This is the most challenging method. Without question, you need to be in good physical condition to carry 70-plus pounds on your back. You'll need to make several trips to get all the meat, either by carrying each load to the road or by "leapfrogging" each piece from one spot to another.
Backcountry hunters often use horses to pack out their animal. You can pay for a guided hunt where the outfitter will transport the animal or you can pay a local packer to assist if you're on a DIY hunt. The cost for this service averages $200. You also can rent or borrow horses from friends. Just be certain they are broke to carry meat. Otherwise, you may have a rodeo on your hands, and someone may be injured considering many horses are terrified at the sight or smell of raw meat.
A wheel is one of the greatest inventions. It's much easier to roll something than it is to carry or drag it. There are a variety of carts designed to carry game—one-wheel and two-wheel options. In my opinion, the two-wheeler is not as efficient unless you're using it on a road or a wide trail because it will hang up on logs, rocks and brush. I opt for a one-wheel cart that will bounce off obstacles. Make sure it has brakes so you can control it when going downhill. Be aware that wheeled devices are strictly prohibited in wilderness areas.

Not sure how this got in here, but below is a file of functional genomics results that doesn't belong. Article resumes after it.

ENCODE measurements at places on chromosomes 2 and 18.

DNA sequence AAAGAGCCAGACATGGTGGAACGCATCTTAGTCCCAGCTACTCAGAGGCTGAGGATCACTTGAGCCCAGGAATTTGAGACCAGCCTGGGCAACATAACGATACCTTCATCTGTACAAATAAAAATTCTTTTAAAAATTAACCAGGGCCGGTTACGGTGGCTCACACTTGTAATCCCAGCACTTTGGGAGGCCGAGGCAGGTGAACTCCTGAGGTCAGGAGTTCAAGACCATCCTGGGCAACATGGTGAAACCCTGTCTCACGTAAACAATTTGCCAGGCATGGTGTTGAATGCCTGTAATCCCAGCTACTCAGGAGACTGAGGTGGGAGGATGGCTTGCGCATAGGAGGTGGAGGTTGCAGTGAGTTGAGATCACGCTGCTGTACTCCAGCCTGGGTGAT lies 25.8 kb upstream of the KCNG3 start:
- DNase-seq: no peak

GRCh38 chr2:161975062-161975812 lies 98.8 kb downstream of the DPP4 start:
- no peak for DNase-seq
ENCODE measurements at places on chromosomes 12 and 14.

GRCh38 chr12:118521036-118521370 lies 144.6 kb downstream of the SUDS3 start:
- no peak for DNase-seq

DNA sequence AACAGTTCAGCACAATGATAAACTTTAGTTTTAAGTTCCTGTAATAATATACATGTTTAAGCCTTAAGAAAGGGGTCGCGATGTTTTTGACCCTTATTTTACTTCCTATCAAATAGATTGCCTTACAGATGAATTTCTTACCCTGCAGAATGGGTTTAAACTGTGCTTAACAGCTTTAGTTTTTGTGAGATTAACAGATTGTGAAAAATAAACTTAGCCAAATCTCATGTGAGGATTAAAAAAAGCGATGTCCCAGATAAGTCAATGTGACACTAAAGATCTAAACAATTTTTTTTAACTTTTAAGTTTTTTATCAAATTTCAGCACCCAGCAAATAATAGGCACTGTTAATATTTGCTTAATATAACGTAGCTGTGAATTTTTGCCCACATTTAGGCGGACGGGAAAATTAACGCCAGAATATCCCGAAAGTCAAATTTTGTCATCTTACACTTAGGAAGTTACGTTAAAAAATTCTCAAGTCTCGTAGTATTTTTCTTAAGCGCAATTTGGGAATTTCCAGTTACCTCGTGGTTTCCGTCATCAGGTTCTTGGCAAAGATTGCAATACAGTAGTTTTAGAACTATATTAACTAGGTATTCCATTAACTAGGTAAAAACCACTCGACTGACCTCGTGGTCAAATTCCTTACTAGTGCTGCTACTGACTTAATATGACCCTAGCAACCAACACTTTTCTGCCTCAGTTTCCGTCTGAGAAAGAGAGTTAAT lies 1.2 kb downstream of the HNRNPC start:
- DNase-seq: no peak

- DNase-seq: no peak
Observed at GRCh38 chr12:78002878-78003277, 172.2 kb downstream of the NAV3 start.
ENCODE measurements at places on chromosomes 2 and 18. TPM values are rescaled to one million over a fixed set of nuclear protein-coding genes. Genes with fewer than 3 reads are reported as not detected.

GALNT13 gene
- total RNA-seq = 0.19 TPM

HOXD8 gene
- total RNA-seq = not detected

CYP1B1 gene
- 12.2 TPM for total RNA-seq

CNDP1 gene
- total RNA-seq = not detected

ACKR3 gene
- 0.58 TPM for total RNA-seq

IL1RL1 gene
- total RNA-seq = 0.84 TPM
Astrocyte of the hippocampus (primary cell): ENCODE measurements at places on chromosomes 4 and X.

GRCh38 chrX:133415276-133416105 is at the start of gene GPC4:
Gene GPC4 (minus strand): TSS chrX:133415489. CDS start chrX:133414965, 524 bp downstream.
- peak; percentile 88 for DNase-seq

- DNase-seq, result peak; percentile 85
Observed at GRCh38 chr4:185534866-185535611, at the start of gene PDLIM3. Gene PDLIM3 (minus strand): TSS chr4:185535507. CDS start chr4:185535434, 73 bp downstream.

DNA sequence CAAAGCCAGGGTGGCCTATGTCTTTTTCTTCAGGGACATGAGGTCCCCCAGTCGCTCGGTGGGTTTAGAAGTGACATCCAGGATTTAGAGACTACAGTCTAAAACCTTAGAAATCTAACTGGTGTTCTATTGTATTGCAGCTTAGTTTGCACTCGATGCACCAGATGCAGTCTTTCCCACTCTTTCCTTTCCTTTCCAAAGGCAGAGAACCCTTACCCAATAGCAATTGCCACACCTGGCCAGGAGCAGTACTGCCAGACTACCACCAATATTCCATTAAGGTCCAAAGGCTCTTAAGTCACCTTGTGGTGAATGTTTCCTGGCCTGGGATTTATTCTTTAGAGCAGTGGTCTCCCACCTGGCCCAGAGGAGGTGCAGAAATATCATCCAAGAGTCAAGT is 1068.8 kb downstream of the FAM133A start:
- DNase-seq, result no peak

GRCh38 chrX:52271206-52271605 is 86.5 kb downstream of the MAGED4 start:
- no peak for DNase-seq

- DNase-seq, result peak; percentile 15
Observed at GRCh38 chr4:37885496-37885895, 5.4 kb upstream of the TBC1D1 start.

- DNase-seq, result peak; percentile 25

There are two types of sleds—portable and whole. The portable type is usually a piece of lightweight plastic that rolls up, easily accommodated in or on your backpack. The other is the type used by ice anglers. In either case, you must drag the meat-laden sled. This may be challenging, especially in steep terrain, but it offers far less friction than dragging the meat or part of the carcass.